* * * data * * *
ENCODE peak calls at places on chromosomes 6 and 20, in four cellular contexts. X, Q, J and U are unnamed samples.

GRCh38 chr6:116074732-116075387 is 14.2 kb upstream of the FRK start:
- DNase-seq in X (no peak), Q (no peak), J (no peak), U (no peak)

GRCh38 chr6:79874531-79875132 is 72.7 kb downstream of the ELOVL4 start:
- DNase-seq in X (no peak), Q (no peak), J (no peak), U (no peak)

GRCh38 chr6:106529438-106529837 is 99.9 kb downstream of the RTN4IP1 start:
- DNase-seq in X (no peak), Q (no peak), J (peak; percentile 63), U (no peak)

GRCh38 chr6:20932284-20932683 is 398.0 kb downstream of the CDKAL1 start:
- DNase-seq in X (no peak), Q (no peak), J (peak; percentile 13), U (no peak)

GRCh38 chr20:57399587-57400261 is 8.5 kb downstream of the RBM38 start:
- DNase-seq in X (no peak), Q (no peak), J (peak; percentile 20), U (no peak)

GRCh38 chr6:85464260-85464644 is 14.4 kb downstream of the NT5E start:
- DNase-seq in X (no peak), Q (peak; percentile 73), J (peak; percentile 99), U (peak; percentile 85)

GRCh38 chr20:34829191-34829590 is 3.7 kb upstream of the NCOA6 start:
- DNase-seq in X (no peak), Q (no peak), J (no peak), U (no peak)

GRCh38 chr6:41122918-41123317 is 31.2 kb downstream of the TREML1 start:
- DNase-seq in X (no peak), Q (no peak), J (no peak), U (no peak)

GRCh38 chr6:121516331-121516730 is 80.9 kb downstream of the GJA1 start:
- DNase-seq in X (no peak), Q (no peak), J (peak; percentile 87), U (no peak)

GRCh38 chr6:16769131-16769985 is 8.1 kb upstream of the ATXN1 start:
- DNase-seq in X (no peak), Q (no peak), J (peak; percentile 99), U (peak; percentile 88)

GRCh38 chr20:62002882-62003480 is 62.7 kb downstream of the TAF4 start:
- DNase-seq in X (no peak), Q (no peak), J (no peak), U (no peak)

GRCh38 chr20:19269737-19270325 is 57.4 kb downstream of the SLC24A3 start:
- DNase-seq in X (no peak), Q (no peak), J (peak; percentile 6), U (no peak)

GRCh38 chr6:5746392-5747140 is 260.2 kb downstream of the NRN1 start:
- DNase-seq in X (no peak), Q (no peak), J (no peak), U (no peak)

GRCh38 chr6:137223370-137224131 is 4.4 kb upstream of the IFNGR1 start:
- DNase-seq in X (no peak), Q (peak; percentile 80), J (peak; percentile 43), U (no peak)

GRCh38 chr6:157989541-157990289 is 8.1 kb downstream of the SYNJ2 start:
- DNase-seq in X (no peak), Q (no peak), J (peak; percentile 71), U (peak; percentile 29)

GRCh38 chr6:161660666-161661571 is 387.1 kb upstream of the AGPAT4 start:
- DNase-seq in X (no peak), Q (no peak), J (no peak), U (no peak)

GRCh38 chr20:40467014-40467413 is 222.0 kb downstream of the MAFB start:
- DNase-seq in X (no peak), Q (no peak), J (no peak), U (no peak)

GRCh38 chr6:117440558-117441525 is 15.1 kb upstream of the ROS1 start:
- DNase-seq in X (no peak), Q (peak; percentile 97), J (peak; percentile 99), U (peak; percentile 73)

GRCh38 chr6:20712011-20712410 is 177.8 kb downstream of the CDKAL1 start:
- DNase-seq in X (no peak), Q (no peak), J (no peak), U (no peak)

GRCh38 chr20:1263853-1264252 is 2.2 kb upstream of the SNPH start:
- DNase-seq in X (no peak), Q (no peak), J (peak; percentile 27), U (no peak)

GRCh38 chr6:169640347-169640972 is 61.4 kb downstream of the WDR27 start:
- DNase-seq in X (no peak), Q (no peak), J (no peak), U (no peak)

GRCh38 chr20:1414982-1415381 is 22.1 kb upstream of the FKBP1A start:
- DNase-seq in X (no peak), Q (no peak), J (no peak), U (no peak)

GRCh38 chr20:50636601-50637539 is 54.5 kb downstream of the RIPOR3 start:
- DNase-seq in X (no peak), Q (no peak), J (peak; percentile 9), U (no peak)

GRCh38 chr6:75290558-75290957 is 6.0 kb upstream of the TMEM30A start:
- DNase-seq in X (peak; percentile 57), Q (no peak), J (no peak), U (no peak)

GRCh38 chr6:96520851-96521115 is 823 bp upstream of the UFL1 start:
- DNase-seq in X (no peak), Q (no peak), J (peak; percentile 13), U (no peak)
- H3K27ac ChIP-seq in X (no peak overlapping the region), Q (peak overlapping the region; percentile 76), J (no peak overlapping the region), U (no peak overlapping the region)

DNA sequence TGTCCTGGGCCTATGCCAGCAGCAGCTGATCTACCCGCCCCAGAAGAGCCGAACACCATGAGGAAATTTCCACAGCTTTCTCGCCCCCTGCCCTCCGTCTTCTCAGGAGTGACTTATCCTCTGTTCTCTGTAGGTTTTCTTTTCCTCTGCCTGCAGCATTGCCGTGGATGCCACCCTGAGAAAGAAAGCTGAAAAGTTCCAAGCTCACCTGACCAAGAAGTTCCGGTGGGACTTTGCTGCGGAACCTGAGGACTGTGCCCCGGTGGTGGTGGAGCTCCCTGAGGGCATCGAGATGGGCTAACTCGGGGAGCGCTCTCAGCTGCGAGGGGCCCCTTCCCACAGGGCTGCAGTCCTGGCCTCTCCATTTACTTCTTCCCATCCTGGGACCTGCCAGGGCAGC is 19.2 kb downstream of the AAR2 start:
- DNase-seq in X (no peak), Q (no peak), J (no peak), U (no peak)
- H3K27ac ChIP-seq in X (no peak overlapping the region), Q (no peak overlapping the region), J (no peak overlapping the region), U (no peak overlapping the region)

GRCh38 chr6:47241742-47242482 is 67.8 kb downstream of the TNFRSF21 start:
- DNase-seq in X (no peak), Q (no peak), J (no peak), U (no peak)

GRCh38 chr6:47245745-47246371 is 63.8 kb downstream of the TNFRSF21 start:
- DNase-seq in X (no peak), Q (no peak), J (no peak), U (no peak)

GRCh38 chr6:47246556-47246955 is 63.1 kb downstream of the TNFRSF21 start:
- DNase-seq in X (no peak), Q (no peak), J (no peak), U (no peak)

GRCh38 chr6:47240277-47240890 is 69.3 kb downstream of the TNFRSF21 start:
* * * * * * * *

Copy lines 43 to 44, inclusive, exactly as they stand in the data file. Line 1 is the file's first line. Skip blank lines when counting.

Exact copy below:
- DNase-seq in X (no peak), Q (no peak), J (no peak), U (no peak)

GRCh38 chr20:1414982-1415381 is 22.1 kb upstream of the FKBP1A start: